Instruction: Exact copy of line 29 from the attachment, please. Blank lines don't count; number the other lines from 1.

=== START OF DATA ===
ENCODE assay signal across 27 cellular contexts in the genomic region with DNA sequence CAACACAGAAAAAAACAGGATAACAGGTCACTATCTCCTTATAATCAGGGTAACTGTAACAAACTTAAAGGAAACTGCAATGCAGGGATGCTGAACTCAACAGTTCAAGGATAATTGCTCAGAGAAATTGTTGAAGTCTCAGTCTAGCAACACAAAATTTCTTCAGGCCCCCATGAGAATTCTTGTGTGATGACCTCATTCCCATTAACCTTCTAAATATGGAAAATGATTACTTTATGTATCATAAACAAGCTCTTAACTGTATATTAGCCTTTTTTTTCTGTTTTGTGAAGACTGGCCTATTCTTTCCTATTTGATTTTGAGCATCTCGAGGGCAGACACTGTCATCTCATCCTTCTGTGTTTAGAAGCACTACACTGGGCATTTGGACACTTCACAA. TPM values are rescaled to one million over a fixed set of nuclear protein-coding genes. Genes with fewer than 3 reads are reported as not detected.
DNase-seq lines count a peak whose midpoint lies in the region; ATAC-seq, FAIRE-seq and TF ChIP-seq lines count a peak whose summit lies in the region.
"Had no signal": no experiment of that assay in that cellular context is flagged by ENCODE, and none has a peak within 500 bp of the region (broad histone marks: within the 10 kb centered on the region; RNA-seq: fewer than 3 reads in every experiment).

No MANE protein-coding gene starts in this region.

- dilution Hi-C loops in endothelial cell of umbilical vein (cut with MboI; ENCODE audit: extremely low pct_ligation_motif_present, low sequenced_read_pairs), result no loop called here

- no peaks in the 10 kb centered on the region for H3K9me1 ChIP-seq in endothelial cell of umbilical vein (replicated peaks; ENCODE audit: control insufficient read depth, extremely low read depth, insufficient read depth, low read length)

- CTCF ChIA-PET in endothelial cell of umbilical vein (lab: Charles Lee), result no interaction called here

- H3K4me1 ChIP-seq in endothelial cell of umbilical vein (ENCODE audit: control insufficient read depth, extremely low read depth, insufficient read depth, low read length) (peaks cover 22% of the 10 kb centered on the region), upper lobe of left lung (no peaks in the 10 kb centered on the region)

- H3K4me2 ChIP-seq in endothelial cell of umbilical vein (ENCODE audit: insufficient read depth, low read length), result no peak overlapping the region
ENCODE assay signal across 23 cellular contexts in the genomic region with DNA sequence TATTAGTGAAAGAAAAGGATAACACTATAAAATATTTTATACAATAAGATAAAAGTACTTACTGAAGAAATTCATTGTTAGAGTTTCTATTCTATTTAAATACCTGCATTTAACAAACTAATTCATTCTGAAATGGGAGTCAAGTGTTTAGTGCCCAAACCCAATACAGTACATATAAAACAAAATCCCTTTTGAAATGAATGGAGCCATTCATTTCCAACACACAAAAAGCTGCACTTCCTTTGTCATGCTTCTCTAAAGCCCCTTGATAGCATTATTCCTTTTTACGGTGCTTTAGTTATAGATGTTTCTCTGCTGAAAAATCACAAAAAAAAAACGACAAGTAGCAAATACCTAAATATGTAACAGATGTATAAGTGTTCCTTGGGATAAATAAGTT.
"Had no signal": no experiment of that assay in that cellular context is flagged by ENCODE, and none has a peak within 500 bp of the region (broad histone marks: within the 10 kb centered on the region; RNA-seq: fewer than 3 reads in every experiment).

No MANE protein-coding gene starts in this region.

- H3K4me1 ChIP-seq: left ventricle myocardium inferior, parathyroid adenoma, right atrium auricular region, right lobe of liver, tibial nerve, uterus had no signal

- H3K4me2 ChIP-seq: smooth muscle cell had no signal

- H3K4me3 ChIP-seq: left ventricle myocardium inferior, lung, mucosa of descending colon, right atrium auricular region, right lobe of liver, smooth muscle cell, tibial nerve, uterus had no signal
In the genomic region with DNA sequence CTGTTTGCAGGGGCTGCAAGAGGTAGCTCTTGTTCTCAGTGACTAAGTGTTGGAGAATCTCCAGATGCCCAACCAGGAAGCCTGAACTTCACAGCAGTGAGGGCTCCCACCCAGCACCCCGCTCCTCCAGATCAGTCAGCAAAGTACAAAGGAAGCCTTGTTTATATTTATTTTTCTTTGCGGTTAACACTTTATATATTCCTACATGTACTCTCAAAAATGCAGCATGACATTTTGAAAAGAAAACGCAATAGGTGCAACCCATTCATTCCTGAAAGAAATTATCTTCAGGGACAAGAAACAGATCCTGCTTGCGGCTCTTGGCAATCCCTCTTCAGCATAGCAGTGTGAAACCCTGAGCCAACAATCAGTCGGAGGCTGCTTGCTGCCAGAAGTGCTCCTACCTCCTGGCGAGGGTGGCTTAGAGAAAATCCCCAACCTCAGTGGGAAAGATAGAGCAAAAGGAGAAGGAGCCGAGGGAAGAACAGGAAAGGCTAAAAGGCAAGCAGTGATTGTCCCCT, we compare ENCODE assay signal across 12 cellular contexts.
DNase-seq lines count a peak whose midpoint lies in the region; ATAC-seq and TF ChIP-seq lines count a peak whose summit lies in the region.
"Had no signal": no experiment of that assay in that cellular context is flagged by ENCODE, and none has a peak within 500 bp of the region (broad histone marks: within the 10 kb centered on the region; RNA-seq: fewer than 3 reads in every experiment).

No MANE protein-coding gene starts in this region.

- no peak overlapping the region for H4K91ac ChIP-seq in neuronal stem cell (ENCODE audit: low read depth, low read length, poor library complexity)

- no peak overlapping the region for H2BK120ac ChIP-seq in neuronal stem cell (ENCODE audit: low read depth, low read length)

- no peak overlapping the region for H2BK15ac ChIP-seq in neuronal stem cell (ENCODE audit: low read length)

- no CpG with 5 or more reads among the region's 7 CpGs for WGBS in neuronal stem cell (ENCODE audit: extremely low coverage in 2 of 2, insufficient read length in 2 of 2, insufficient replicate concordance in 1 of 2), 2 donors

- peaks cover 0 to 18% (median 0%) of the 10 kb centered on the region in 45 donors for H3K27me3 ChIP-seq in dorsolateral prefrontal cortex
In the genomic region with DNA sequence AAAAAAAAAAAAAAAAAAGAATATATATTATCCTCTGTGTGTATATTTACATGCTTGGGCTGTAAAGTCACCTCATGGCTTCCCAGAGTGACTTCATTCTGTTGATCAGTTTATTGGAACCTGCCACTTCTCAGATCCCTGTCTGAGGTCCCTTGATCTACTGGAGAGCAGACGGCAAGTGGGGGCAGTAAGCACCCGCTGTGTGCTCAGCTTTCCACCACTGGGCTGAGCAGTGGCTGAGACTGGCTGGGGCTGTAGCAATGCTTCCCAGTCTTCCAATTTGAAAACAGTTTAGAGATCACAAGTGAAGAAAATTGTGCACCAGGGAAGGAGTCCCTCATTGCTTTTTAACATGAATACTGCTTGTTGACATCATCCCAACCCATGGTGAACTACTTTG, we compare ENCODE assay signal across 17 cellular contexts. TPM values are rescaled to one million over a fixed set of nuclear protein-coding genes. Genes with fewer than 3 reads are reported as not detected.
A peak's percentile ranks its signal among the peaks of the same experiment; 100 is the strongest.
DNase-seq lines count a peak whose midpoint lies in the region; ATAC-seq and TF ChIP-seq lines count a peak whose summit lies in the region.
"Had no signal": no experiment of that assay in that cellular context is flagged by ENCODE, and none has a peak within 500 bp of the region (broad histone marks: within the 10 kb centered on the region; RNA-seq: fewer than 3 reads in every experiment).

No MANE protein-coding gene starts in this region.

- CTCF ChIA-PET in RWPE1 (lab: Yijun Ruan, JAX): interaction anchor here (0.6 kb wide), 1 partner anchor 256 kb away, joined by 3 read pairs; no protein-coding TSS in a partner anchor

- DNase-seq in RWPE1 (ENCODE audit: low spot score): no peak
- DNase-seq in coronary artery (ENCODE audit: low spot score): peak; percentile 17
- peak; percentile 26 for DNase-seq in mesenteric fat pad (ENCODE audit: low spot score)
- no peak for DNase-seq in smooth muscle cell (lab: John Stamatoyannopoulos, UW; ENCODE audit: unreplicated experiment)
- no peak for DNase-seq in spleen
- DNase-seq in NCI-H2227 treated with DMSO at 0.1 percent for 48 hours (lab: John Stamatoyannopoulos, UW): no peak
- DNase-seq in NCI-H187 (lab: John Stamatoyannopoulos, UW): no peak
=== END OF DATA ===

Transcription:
No MANE protein-coding gene starts in this region.